Durga Puja is a major Hindu festival, but its social significance overrides its religious import
A Visual Tribute To Bengal’s Biggest Festival — Durga Puja
When it comes to Indian festivals, Diwali, with its pretty lights and firecrackers, hogs all the limelight! But, about a fortnight before the “festival of lights” is celebrated, eastern India throws itself into Durga Puja—a five-day whirlwind of festivity that celebrates the victory of a doe-eyed, 10-handed Hindu warrior goddess, over the formidable demon king, Mahisasura. This year, Durga Puja was held from October 22-26.
Straddled on a lion, and flanked by her “children”— Lakshmi, Saraswati, Kartikeya and Ganesha—the goddess Durga inspires fear and love in equal measure.
Every year, Durga Puja festivities start six days after Mahalaya — the first day of a 10-day period in autumn, when the goddess is said to descend to earth from her heavenly abode in Mount Kailash. While the goddess is mostly worshipped in her warrior avatar in Northern India, in Bengal, she is the favorite daughter who is pampered and showered with love when she visits her parental home with her brood.
Durga Puja in Bengal is different in more ways than one. Although it is a major Hindu festival, here its socio-cultural significance often tends to override the religious aspect.
The festival welcomes people of different faiths and communities to come together and participate in the revelry. And no one misses a chance to make full use of the four-day state holidays to wear new clothes; eat street specialties like kathi rolls (a kebab wrap), biryani (pilaf) and phuchkas (crisp flour balls filled with spicy, tangy tamarind water); walk miles from one exquisitely decorated pandal to another and catch up with friends.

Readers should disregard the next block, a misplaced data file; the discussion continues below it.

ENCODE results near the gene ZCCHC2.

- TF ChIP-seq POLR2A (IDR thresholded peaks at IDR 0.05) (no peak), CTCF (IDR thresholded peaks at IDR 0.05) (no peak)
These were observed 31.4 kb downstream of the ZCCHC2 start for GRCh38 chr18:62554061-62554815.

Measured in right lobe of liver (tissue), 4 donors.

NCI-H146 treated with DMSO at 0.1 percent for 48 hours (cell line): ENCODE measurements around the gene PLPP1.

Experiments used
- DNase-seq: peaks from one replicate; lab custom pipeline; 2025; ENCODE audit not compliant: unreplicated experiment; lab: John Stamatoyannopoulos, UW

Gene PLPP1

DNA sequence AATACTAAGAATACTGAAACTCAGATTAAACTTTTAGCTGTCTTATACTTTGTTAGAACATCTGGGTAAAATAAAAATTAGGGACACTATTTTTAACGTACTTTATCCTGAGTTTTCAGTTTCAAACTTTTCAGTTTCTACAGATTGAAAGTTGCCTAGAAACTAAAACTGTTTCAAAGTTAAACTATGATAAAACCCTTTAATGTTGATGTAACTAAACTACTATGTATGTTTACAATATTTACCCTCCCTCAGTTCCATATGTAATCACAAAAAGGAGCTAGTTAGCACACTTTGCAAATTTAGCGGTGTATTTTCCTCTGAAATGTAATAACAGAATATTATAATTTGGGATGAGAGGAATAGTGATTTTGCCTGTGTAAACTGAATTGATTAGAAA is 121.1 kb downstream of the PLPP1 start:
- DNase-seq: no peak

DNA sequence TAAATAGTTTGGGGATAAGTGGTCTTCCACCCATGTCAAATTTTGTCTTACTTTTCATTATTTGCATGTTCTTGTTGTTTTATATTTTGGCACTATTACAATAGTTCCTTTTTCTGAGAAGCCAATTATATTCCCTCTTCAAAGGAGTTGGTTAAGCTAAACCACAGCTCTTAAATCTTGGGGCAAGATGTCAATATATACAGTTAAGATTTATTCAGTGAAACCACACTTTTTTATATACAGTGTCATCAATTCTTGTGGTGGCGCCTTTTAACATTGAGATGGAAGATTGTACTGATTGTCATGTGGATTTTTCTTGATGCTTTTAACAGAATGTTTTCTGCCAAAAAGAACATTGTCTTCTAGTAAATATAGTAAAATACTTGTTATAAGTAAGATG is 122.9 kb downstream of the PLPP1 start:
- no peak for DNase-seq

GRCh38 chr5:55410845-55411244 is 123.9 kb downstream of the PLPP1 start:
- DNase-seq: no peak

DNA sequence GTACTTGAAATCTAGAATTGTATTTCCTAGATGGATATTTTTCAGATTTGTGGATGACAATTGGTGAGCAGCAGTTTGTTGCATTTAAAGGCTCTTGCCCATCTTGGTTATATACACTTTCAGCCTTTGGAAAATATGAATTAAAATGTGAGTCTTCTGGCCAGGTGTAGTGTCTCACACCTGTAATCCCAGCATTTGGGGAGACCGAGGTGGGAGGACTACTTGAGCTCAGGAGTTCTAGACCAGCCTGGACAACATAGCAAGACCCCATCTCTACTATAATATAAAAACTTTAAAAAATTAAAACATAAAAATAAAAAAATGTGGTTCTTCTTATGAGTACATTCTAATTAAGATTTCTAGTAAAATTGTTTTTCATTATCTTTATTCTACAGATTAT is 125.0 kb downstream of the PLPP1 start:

Navpreet Arora, founder of Fun on Streets, 45, conducts street walks in Kolkata’s heritage district. A third generation Sikh with roots in Punjab, Arora has been celebrating Durga Puja with her friends and family for as long as she can remember.
“When I was younger, I preferred going to the smaller “barir pujo” (pujas held in people’s homes) of my friends because you could get to see all the rituals up close, eat the home-cooked khichudi (rice and lentil pilaf) and labra (a mixed vegetable preparation), do the dhunuchi naach (dance) and take part in all the festivities,” said Arora.
“Even my parents took part wholeheartedly. My typically Punjabi mom would make an effort to wear a sari and visit the neighborhood pandal on Ashtami (the auspicious eighth day of the pujas) to see ‘ma’ (mother goddess).”
A Pandemic Puja
Planning for the annual Durga Puja celebrations in Bengal often starts a year before the actual festivities. Puja committees are put in place, budgets are discussed, and themes brainstormed over many chai-sipping, sometimes heated, sessions.
But this year, as late as August-September, puja committees were left wondering if pandemic restrictions would allow Durga Puja celebrations at all, and even if they did, where the funds would come from in a cash-strapped economy.